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The global energy transition and a move to more resilient supply chains could cause the U.S. to lose its earnings leadership, says James Sutton, portfolio manager with J.P. Morgan Asset Management’s International Equity Group.

Sutton said earnings leadership typically changes from cycle to cycle, and an opportunity is emerging for firms in Europe, Australia and Asia to shine as world attention revolves less around the “intangibles” of technology and more around the tangibles of energy and supply-chain infrastructure.

“That means sectors like industrials, materials and energy are likely to be where we might see earnings leadership,” he said on the latest Soundbites podcast. “There is a big opportunity in global-ex-U.S., versus just the U.S.”

The U.K.-based portfolio manager pointed out that, on a forward P/E multiple basis, the S&P 500  index trades at 19 times earnings, while the MSCI EAFE index trades at 13.4 times.

“That’s a nearly 30% discount,” he said. “The U.S. should trade at a premium, given the different sector composition — particularly more technology — which means it has a higher growth rate and higher return on equity. But that discount is double the historical average, which we think is the wrong number.”

Sutton said the MSCI EAFE index boasts a sector composition that has become much more like the U.S. and is likely to participate strongly in the coming shift to renewable energy and optimized supply chains.

“After taking a knife to earnings predictions last year, they’re nudging those numbers back up as companies hint at stronger earnings than anticipated,” he said. “We’re hearing from companies that operating conditions are still very robust.”

He has identified a couple of sectors that offer strong possibilities in the current economic climate. Despite recent turbulence in the banking sector, Sutton said the financial industry looks strong, particularly in Europe.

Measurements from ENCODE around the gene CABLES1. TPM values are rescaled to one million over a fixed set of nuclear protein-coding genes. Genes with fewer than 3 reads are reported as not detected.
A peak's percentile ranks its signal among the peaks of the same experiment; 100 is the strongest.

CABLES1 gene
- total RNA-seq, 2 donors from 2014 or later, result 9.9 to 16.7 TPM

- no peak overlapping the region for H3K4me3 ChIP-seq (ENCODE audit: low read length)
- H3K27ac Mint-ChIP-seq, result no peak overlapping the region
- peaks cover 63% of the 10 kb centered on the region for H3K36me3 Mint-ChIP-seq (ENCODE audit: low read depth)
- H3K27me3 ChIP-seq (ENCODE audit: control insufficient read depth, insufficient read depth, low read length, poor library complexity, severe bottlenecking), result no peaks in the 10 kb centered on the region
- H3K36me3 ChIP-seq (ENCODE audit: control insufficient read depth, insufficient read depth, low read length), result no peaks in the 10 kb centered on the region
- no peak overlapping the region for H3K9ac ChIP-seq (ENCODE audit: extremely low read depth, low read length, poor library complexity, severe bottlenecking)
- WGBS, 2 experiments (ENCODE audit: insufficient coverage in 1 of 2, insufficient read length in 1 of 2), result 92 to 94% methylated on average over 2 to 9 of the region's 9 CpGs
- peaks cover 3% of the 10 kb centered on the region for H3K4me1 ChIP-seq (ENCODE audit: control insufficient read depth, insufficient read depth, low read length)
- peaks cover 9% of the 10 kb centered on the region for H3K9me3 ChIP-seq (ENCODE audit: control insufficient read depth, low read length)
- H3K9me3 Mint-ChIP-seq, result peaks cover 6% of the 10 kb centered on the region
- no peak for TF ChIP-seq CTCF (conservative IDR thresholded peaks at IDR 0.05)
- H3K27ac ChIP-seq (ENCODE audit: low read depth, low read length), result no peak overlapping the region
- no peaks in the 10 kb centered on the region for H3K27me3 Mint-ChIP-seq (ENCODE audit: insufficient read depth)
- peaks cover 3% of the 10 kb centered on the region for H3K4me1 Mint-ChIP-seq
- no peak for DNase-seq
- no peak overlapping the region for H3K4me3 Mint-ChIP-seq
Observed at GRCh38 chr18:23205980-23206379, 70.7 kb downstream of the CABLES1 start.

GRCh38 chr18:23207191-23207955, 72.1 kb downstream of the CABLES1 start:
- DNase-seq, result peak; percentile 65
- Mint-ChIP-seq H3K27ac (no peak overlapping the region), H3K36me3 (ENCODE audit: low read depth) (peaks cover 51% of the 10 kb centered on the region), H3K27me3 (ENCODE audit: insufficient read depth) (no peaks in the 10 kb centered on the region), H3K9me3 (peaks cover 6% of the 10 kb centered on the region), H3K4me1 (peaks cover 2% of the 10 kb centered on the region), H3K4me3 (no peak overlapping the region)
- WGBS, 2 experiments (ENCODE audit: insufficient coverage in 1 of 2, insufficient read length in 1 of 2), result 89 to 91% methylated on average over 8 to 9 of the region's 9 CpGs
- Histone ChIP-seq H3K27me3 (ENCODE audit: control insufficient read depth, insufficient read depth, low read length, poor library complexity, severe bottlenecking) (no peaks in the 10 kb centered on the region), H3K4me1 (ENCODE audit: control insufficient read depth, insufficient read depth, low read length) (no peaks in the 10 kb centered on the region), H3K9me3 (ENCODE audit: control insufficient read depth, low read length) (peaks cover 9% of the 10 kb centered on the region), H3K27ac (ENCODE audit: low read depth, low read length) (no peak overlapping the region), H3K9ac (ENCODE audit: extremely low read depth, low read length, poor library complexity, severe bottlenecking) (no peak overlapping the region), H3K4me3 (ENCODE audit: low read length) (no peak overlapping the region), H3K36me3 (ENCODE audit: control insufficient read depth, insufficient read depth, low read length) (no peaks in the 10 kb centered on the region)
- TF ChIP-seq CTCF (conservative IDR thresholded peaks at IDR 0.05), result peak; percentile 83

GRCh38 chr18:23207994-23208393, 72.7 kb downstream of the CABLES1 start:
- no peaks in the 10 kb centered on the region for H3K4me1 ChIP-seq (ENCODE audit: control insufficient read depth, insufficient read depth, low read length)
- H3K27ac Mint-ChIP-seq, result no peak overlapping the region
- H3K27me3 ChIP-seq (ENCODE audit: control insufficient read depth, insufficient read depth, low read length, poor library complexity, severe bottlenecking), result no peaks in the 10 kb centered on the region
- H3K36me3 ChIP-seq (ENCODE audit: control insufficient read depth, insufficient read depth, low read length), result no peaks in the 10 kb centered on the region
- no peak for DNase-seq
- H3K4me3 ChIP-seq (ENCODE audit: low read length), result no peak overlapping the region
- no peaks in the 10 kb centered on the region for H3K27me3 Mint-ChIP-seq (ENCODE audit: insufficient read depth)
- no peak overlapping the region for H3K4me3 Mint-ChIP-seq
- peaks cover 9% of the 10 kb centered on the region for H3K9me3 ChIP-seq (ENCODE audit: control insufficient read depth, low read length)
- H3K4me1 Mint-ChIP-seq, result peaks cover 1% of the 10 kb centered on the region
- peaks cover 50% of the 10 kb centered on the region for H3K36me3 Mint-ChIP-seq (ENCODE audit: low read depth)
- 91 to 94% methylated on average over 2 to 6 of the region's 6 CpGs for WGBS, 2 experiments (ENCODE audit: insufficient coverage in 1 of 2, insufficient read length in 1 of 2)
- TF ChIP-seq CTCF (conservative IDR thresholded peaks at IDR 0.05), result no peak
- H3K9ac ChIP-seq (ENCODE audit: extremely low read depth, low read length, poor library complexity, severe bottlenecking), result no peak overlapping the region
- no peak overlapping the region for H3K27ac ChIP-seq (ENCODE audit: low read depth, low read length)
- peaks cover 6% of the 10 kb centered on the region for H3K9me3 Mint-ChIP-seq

“We think European banks have been properly regulated over the last cycle to prevent the interest-rate mismatch and liquidity mismatch that we’ve seen with some of the U.S. regional banks,” he said. “We also think the market is pricing in a rapid normalization of net-interest margins for the banks. Banks should be able to make more money next cycle than the previous cycle, and valuations don’t reflect that.”

Another area he likes is semiconductors, although it is not without its complications.

“There’s a classic inventory correction going on at the moment — and indeed it looks worse than the last cycle, in terms of the severity of that correction and the amount of inventory which is lying around,” he said. “But that is providing a good entry point for long-term investors.”

With the growing integration of computer chips into industrial end-uses, and the enormous memory demands of generative AI, he said exceptional companies such as Taiwan Semiconductor Manufacturing Co. Ltd. and Netherlands-based ASML Holding are poised to outperform.

“These are the very dominant companies within the semiconductor sector,” he said. “They’ll be big beneficiaries of growth in that industry. And they’re not trading [at] expensive valuations today.”

Sutton also suggested the luxury-goods market and beauty industry could prove recession-proof, particularly for companies with strong consumer brands.

France-based companies LVMH Moët Hennessy and L’Oréal S.A. “would be two names that would stick out there,” he said. Their brand caché gives them the ability to take a huge markup on costs, he added.

And branding of another sort should help some Asian banks, he added.

“Having a brand of being conservatively run is key to building an effective deposit franchise,” he said. “It’s a very strong competitive advantage for companies like HDFC Bank [Ltd.] in India or [PT] Bank Central Asia [Tbk] in Indonesia.”


This article is part of the Soundbites program, sponsored by Canada Life. The article was written without sponsor input.